HB1326 – Pulling back the curtain on corporate water theft

While the rank and file membership in the House may be able to claim they were not fully aware of the facts and circumstances that are driving this measure, the same cannot be said for State Senators who are poised to cast their votes.

By now, every legislator knows that the passing of HB1326 benefits Alexander and Baldwin (A&B) to the tune of $62,000,000.  Any legislator paying attention to this issue also knows that the threat of water loss to small farmers, ranchers and hydro producers, is pure shibai.

And, to make absolutely sure every single legislator in the building knows that HB1326 needs to be sent to the dumpster, this past Monday the Democratic Party of Hawaii delivered a letter to legislators and the governor, in strong opposition.

HB1326 has come to symbolize a public litmus test of values.  As my friend Eric Gill has reminded me over and over again, “It’s about interests, not issues”.

The core question that will be answered by legislators when the votes are eventually cast, is basic and fundamental, “Whose interests do you serve?”.

A watershed moment really – as it is rare at the legislature that the curtain is pulled back.  Normally the structure and process is managed in such a way that members are never “exposed”.  In this case, that outcome is no longer possible. While some will likely be intentionally absent from the vote, and others will attempt to shield themselves behind “WR’s”, political exposure on this issue is now unavoidable.

HB1326 (corporate water theft bill) will be scheduled very soon for a committee hearing in the Senate. 

When the hearing is scheduled, we will need your testimony and we will need you to show up.  

The message is simple – kill the bill. No amount of amendment can fix this. HB1326 is fundamentally a give-a-way of public resources to corporate interests.  A&B and all who earn a profit from selling public resources, must simply follow the rules.

Lawmakers Should Reject A&B’s Water Rights Bill’ “There is a legal process for requesting access to public lands for the purpose of diverting some of the people’s water for private use. This process is designed to ensure the watershed is protected, stream ecosystems are not harmed, and the public is properly compensated for the use of public trust resources. The Department of Land and Natural Resources and any entity seeking to divert water away from the public should be made to follow this process.”  Read entire Civil Beat article HERE

State Democratic Party of Hawaii opposes ‘corporate water theft bill’ “The increasingly unpopular HB1326 – the so-called “Corporate Water Theft” bill, currently languishing in the Senate – took another hit over the weekend. In a letter to legislators, the Democratic Party of Hawai‘i has officially declared its opposition to the proposed bill…The action puts state senators in the awkward position of voting against their own party if they decide to support the bill.” Read entire Maui Times article HERE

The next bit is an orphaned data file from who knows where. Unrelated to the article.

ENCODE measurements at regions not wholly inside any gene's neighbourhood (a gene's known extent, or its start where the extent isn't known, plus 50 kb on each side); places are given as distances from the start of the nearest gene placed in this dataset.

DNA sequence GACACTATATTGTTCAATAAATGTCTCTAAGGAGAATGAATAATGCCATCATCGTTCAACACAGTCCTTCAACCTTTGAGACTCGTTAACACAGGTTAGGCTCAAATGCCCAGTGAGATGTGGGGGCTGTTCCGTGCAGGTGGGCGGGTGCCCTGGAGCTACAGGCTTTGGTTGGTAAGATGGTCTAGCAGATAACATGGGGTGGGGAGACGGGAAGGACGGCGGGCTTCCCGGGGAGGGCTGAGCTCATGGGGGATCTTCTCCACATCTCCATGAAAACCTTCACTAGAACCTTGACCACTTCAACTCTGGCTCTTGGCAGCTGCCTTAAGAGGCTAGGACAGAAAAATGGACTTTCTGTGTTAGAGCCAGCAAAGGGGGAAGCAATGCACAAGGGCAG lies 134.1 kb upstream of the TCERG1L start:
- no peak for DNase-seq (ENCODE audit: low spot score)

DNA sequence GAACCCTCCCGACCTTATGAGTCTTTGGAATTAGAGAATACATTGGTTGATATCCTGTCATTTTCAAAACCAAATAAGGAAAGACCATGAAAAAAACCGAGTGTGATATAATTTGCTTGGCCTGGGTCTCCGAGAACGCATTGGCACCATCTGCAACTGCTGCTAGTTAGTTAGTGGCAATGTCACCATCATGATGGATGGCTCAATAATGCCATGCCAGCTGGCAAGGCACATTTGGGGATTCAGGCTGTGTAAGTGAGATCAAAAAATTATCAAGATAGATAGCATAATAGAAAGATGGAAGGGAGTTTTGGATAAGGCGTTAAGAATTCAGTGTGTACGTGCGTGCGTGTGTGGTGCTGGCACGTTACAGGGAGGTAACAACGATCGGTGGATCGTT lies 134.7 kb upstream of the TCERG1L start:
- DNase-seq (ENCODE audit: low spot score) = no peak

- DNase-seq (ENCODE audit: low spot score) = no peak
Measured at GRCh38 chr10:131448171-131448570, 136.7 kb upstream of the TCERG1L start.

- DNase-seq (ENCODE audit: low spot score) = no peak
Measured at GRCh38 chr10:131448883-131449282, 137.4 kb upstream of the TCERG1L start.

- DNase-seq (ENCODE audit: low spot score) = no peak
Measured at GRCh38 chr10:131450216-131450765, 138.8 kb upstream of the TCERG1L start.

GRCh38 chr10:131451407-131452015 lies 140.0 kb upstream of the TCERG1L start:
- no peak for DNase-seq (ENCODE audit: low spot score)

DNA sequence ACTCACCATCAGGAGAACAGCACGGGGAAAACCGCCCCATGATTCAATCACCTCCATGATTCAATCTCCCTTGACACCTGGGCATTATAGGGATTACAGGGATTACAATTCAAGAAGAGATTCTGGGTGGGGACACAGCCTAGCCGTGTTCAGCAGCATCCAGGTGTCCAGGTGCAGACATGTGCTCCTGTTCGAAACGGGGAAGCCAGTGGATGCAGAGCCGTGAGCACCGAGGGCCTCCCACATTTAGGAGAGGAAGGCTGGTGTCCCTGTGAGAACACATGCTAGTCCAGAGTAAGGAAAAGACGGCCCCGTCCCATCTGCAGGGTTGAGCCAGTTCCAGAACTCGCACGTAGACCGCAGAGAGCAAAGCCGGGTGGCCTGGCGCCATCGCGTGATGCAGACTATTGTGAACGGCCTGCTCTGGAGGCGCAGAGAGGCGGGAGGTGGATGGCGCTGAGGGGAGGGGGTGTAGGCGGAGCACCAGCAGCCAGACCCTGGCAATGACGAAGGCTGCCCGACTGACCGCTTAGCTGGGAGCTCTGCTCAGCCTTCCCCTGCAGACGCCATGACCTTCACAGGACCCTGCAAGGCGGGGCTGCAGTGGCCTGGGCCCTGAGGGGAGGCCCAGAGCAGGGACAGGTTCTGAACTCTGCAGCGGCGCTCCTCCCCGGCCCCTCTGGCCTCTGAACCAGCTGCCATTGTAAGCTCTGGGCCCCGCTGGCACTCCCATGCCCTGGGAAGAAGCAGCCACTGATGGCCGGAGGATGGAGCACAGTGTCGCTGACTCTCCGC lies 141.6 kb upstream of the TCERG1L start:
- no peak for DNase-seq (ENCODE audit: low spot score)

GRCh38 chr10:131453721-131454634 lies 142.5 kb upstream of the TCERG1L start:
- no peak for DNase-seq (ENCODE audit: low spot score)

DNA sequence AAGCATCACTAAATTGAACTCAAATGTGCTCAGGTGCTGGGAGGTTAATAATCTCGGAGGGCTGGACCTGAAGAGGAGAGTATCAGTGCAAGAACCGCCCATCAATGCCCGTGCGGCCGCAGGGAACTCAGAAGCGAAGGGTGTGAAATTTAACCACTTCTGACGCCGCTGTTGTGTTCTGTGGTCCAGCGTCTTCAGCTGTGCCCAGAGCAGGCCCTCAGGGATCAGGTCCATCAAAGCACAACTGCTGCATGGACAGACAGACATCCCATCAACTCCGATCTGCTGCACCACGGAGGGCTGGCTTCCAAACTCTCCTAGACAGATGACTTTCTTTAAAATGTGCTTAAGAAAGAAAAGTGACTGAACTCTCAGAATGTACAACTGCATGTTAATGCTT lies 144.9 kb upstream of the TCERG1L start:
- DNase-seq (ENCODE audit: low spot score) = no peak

About garyhooser

This blog represents my thoughts as an individual person. I presently serve now as a volunteer President of the Hawaii Alliance for Progressive Action (H.A.P.A.) www.hapahi.org In a past life I was an elected member of the Kauai County Council, a Hawaii State Senator and Majority Leader and the Director of Environmental Quality Control for the State of Hawaii - in an even earlier incarnation I was an entrepreneur and small business owner. Yes, I am one of the luckiest guys on the planet. “Come to the edge.” “We can’t. We’re afraid.” “Come to the edge.” “We can’t. We will fall!” “Come to the edge.” And they came. And he pushed them. And they flew. - Christopher Logue (b.1926)
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4 Responses to HB1326 – Pulling back the curtain on corporate water theft

  1. Mike says:

    Thanks for your guidance to Hawaii residents on this issue.

  2. John day says:

    Isn’t this simply the land where Shan Tsutsui, is leading a plan to grow food in central maui, and they need water for the process? And if so , wouldn’t that money be needed to fund that process, bringing food to the residents of Maui?

    • garyhooser says:

      Water in Hawaii is a public trust resource. In general terms: Any entity that wants to divert a stream and use the water, must secure a permit/lease to do so. This process entails requesting a specific amount of water that is needed, and for what purpose. The process also entails a determination of the impacts of that diversion to the natural habitat from which it was taken, and the impacts on “down stream users”. A&B was ordered by a court to accomplish these tasks and then secured essentially a 3 years extension of the process from the legislature. That 3 year period is coming to a close and now A&B (which no longer owns the land) via these new bills, is asking for an additional 7 years to complete the process. The original bill proposed to give them an unlimited amount of time to obtain the proper permit/lease. Any entity that is diverting stream water, especially for commercial purposes (no matter how noble) needs to do it in a matter that abides by the Hawaii Constitution. Further, it is my understanding that there is nothing preventing Mahi Pono from growing food utilizing the water that they already have access to, and in fact they have a plan to do so.

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